Sheds: Lean-to type and metal ones

Hello all,
My daughter has had an extension built, leaving a new windowless brick wall and a bit of ground inside her boundary, where she would like a shed for b ikes and lawnmower etc.
I thought a lean-to shed, sloping away from the wall, might be the best use of space. So far we haven't found an off-the-peg lean to shed of the right dimensions. So I wondered how straightforward it would be to custom build one, also considering that good quality sheds seem quite expensive.
Has anyone done this and been glad, or regretted, taking it on? Another po tential advantage of a lean-to shed might be that we could use the house wa ll as one side of the shed, albeit with some sort of wooden framework. One issue I can foresee is how to do the interface of the roof felt and the wal l - maybe lead flashing would be needed? Are there any other snags to consi der?
Then, I got to browsing metal sheds. These seem to be quite cheap, at least the simple ones, without windows. What are the main disadvantages of metal sheds? Difficult to fix shelves? Condensation? Flimsy construction?
Any useful thoughts gratefully received.
Chris
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On Sunday, 14 January 2018 11:45:02 UTC, snipped-for-privacy@gmail.com wrote:

ll and a bit of ground inside her boundary, where she would like a shed for bikes and lawnmower etc.

se of space. So far we haven't found an off-the-peg lean to shed of the rig ht dimensions. So I wondered how straightforward it would be to custom buil d one, also considering that good quality sheds seem quite expensive.

potential advantage of a lean-to shed might be that we could use the house wall as one side of the shed, albeit with some sort of wooden framework. On e issue I can foresee is how to do the interface of the roof felt and the w all - maybe lead flashing would be needed? Are there any other snags to con sider?

st the simple ones, without windows. What are the main disadvantages of met al sheds? Difficult to fix shelves? Condensation? Flimsy construction?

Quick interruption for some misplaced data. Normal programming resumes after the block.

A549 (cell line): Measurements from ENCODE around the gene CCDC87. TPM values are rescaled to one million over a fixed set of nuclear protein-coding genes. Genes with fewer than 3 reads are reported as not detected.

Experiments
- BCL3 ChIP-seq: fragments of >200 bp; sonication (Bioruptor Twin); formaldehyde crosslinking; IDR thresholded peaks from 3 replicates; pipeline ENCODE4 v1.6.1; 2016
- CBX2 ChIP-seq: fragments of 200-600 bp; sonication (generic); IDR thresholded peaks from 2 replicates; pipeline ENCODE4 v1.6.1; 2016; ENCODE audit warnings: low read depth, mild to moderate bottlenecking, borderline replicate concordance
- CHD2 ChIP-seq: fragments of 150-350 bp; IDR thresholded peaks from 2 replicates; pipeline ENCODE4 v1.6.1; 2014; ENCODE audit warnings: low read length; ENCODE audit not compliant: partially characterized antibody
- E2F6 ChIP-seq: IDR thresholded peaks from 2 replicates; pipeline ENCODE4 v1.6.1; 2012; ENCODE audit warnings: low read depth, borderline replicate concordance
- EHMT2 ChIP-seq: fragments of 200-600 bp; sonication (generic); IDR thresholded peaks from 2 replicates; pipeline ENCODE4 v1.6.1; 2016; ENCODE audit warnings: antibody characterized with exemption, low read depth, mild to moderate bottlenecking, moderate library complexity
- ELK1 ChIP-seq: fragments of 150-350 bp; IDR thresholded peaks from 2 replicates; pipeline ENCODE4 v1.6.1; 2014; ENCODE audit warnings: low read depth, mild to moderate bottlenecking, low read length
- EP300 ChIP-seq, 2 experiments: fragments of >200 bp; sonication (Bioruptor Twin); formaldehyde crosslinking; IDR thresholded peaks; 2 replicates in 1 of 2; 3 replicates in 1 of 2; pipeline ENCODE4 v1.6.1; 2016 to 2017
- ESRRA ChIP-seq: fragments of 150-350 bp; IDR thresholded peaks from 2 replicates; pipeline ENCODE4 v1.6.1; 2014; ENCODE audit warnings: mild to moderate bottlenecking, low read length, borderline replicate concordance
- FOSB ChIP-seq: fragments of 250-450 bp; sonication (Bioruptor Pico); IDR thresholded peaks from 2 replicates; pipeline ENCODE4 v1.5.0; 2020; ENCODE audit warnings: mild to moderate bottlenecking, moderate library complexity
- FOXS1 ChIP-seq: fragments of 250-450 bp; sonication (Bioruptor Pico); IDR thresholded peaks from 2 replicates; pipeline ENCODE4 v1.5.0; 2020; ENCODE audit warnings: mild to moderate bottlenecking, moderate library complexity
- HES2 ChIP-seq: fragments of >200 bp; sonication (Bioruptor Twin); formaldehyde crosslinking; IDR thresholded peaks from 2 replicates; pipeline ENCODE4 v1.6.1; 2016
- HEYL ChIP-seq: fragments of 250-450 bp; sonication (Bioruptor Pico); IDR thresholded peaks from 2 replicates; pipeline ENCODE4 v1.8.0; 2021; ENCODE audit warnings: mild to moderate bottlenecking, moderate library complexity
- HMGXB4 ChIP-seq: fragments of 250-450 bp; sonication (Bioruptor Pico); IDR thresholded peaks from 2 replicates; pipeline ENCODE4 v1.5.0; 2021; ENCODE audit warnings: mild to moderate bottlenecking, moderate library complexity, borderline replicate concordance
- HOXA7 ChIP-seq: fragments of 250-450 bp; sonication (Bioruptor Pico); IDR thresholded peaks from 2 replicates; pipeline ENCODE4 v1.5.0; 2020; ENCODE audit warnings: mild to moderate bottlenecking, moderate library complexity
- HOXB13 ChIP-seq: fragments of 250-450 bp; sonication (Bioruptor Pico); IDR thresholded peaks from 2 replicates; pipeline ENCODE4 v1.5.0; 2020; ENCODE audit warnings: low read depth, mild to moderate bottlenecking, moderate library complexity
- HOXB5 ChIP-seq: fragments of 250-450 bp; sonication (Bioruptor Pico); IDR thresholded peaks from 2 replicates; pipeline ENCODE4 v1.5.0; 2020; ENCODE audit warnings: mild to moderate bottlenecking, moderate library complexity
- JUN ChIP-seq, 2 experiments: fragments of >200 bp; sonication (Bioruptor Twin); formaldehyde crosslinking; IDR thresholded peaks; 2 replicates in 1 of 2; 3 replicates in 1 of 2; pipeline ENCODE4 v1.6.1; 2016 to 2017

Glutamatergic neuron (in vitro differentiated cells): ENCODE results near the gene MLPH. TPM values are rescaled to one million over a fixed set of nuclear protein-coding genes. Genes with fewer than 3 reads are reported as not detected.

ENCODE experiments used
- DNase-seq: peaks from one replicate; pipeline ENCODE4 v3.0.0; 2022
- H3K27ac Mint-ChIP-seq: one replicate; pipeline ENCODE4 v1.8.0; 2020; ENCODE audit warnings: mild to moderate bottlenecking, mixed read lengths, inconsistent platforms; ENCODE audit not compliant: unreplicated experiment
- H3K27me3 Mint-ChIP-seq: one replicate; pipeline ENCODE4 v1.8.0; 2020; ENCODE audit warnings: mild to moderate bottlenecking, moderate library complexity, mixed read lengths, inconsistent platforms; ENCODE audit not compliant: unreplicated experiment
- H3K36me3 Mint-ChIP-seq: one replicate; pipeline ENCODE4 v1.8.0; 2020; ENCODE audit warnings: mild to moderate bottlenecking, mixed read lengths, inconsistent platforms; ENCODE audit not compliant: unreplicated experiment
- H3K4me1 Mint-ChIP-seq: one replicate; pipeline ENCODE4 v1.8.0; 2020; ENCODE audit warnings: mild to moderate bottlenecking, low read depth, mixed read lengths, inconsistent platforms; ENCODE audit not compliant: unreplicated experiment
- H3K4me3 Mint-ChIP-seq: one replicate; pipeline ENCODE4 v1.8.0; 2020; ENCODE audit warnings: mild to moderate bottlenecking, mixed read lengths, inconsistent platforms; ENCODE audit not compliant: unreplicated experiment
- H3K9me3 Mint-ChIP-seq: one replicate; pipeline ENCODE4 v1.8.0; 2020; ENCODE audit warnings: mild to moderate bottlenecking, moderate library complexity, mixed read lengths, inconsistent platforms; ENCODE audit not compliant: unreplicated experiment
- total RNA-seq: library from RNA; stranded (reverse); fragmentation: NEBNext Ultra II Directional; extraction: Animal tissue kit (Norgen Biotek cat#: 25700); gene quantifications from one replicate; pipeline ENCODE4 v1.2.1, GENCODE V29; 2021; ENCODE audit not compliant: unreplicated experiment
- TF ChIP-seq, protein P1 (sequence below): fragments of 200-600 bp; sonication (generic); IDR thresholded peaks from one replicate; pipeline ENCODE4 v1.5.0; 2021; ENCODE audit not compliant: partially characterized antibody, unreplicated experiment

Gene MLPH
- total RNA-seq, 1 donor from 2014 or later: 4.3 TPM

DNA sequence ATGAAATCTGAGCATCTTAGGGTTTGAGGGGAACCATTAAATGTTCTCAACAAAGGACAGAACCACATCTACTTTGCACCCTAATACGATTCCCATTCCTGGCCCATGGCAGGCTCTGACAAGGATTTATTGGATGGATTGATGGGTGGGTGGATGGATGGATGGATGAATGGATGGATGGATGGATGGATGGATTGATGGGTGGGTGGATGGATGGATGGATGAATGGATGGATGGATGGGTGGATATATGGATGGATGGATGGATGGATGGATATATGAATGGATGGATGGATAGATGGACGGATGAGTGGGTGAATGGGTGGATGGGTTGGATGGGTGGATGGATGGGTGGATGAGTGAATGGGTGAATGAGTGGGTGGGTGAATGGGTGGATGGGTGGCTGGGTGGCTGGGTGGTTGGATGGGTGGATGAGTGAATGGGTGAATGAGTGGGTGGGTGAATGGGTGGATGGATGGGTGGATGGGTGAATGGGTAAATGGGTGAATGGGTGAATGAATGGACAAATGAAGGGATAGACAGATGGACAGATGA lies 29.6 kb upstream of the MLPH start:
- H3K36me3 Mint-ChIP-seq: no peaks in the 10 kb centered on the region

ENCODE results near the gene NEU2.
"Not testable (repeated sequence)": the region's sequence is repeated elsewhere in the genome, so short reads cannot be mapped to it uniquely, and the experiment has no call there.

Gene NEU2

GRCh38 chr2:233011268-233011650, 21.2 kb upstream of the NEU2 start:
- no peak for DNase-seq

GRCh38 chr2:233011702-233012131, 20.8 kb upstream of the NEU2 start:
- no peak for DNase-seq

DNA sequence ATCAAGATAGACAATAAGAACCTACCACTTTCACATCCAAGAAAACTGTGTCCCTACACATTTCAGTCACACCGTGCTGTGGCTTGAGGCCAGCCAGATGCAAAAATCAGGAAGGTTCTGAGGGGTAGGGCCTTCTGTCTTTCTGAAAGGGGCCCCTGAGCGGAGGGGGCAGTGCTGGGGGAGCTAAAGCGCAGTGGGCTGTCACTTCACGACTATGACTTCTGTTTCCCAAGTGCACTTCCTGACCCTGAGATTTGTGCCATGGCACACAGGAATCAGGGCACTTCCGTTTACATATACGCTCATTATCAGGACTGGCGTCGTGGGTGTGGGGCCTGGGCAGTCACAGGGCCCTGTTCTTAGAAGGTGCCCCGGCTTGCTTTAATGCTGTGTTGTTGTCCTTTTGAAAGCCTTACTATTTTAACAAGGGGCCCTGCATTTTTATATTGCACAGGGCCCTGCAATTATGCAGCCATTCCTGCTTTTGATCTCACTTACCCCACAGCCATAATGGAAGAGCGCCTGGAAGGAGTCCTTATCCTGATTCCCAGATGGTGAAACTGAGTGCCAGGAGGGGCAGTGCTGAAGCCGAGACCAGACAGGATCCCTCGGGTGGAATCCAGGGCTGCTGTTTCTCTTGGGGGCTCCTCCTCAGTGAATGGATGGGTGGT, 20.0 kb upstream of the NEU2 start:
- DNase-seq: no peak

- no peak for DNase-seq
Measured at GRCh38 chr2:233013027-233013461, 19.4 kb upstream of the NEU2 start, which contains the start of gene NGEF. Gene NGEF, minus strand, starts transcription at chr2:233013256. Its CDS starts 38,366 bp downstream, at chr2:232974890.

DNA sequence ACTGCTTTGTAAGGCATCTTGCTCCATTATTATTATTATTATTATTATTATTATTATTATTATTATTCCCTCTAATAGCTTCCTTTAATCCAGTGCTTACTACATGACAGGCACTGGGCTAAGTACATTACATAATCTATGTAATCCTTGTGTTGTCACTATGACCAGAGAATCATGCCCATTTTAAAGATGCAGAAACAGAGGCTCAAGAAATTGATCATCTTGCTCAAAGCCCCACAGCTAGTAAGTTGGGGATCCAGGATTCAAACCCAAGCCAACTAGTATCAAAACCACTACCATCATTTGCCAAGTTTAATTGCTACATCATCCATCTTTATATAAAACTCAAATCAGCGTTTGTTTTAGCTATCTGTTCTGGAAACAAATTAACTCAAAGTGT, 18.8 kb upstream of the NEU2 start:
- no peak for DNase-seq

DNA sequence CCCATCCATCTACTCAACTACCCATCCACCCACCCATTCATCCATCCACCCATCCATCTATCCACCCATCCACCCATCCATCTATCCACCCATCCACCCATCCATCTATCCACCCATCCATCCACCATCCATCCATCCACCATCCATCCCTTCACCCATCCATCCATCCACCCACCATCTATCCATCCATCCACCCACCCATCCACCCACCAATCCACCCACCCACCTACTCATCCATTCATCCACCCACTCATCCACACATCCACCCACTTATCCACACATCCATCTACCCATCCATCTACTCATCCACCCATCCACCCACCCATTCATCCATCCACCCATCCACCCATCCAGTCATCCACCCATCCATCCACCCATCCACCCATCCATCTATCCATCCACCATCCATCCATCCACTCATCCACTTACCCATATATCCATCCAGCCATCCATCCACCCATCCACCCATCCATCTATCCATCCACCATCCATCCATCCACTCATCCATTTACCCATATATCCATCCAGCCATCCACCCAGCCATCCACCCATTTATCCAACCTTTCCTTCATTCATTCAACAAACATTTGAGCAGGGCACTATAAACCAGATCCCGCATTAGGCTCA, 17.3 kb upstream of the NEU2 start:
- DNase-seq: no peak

http://wiki.diyfaq.org.uk/index.php/Shed
NT
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On Sunday, 14 January 2018 11:45:02 UTC, snipped-for-privacy@gmail.com wrote:

ll and a bit of ground inside her boundary, where she would like a shed for bikes and lawnmower etc.

se of space. So far we haven't found an off-the-peg lean to shed of the rig ht dimensions. So I wondered how straightforward it would be to custom buil d one, also considering that good quality sheds seem quite expensive.

potential advantage of a lean-to shed might be that we could use the house wall as one side of the shed, albeit with some sort of wooden framework. On e issue I can foresee is how to do the interface of the roof felt and the w all - maybe lead flashing would be needed? Are there any other snags to con sider?

st the simple ones, without windows. What are the main disadvantages of met al sheds? Difficult to fix shelves? Condensation? Flimsy construction?

Make a timber frame and sheet it over with this stuff. http://www.eroofs.co.uk/dept/300/Coroline-Onduline-Roofing-Sheets?gclid=C j0KCQiAnOzSBRDGARIsAL-mUB3-LRmVYjB-pvYLlU3xSTK_eCYahe6c_EMt545qaJLFrNHogDTU YhoaAl3cEALw_wcB
Zero maintenance, lightweight, easy to cut.
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snipped-for-privacy@gmail.com writes